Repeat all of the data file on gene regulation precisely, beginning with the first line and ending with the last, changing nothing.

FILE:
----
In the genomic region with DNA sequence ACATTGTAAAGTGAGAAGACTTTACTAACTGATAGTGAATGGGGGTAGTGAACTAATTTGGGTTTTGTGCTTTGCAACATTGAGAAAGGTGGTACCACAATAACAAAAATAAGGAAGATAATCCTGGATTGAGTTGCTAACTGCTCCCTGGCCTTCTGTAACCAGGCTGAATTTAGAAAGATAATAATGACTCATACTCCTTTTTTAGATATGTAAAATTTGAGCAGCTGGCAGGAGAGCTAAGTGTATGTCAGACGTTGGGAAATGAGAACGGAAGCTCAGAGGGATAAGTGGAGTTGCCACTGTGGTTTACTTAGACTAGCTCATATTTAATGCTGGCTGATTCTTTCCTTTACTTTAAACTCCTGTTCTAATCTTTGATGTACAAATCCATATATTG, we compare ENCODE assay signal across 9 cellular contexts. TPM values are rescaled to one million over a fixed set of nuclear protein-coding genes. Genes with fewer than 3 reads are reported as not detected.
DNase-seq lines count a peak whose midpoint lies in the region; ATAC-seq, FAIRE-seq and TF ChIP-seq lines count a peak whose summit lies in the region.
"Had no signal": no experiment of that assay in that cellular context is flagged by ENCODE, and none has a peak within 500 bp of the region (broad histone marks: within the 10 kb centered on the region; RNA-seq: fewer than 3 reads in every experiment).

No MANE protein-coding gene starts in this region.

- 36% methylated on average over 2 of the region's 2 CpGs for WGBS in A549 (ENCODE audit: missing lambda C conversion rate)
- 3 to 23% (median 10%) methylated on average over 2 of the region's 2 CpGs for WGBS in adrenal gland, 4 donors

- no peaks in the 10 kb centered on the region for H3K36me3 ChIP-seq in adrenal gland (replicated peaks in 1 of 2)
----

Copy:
In the genomic region with DNA sequence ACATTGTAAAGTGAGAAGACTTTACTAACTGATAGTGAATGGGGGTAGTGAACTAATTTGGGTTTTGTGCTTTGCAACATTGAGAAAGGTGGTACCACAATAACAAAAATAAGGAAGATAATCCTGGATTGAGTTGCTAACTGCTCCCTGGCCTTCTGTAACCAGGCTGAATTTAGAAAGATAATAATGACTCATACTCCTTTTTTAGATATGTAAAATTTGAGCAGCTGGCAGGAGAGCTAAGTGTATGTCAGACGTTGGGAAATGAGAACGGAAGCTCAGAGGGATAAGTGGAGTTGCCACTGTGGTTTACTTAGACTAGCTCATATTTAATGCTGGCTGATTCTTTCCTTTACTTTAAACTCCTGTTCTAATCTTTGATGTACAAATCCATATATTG, we compare ENCODE assay signal across 9 cellular contexts. TPM values are rescaled to one million over a fixed set of nuclear protein-coding genes. Genes with fewer than 3 reads are reported as not detected.
DNase-seq lines count a peak whose midpoint lies in the region; ATAC-seq, FAIRE-seq and TF ChIP-seq lines count a peak whose summit lies in the region.
"Had no signal": no experiment of that assay in that cellular context is flagged by ENCODE, and none has a peak within 500 bp of the region (broad histone marks: within the 10 kb centered on the region; RNA-seq: fewer than 3 reads in every experiment).

No MANE protein-coding gene starts in this region.

- 36% methylated on average over 2 of the region's 2 CpGs for WGBS in A549 (ENCODE audit: missing lambda C conversion rate)
- 3 to 23% (median 10%) methylated on average over 2 of the region's 2 CpGs for WGBS in adrenal gland, 4 donors

- no peaks in the 10 kb centered on the region for H3K36me3 ChIP-seq in adrenal gland (replicated peaks in 1 of 2)